Posted by & filed under General Psychology, Group Processes, Human Development, Intergroup Relations, Personality, selfies, Stereotype Prejudice Discrimination, The Self.

Description: If you were born after 1980 then you are a “millennial”, at least according to Pop-Psyc (what non-psychologists are saying that is “based in” Psychology). And, what have you heard about your “generation”? Narcissistic? Entitled? Snowflakes? Etc. etc.? Other than the older generations dumping on the current youth/young adult cohort (believe me this has been going on for generations!) is any of this true? Well THAT sounds like a hypothesis doesn’t it? How about we look and see if it has been tested? The article linked below does a very nice job walking trough some of the current contradictory theories and findings in this area and even talks a bit about why the findings out there are so discrepant.

Source: Millennials are narcissistic? The evidence is not so simple, Christian Jarrett, Personology, Psychology, BBC Future.

Date: November 17, 2017

Photo Credit:  Getty Images

Links:  Article Link —

So which line of theory and research feels more right to you (and yes I know what things “feel like” is not really scientific or thoughtful but nevertheless which feels right (based on what you know about how to evaluate theories and research in Psychology? Does Jean Twenge’s work based on the Narcissistic Personality Inventory track? How about Peter Arnett’s work on emerging adulthood? How about Brent Robert’s work on cross generational views? In sorting this out it is important to pay close attention to what one or the other of the researchers/theorists did, measured, or considered that the others did not. You may have to go and read the original studies to fully understand the differences but it is in those differences that you will start to see how the various research strands might start to fit together, where they overlap and where, it turns out, they are actually looking at different things or at least at things differently than are the other researchers. Sorting out such differences can be a very engaging way to get your head around an area of study within Psychology and this one may actually apply to you so perhaps that will make it even more interesting.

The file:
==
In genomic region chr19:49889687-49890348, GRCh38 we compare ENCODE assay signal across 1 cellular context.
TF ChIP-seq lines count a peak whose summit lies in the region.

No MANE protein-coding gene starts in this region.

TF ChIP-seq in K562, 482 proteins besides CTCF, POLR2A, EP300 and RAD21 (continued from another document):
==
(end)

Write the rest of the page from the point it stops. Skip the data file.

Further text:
Questions for Discussion:

  1. Are millennials (university students of today) more narcissistic than previous students?
  2. What is the current state of the debate over answers to question 1 above with the Psychology research literature?
  3. What are some factors that might, at least to some extent, help account for the discrepancies within this research area?

References (Read Further):

Barry, C.T., Kerig, P.K., Stellwagen, K.K., & Barry, T.D. (Eds.). (2011). Narcissism and Machiavellianism in youth: Implications for the development of adaptive and maladaptive behavior. Washington, D.C.: APA.

Trzesniewski, K.H. & Donnellan, M.B. (2010). Rethinking “Generation Me”: A study of cohort effects from 1976–2006. Perspectives in Psychological Science, 5, 58–75.

Twenge, J.M., & Campbell, W.K. (2009). The narcissism epidemic: Living in the age of entitlement. New York: Free Press.

Twenge, J. M., Konrath, S., Foster, J. D., Keith Campbell, W., & Bushman, B. J. (2008). Egos inflating over time: A cross‐temporal meta‐analysis of the Narcissistic Personality Inventory. Journal of personality, 76(4), 875-902.

Dingfelder, Sadie F. (2011) Reflecting on narcissism. APA Monitor, 42(2) 64,

Leave a Reply

Your email address will not be published. Required fields are marked *